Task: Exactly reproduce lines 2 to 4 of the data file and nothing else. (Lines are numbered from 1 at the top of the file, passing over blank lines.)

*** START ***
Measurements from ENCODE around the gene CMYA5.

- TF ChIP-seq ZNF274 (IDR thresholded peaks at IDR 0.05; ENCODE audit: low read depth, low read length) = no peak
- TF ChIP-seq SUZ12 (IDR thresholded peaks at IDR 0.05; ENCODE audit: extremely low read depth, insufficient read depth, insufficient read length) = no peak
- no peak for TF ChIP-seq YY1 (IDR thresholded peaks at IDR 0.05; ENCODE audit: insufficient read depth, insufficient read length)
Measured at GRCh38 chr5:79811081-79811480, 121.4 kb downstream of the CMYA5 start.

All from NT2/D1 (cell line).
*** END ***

- TF ChIP-seq ZNF274 (IDR thresholded peaks at IDR 0.05; ENCODE audit: low read depth, low read length) = no peak
- TF ChIP-seq SUZ12 (IDR thresholded peaks at IDR 0.05; ENCODE audit: extremely low read depth, insufficient read depth, insufficient read length) = no peak
- no peak for TF ChIP-seq YY1 (IDR thresholded peaks at IDR 0.05; ENCODE audit: insufficient read depth, insufficient read length)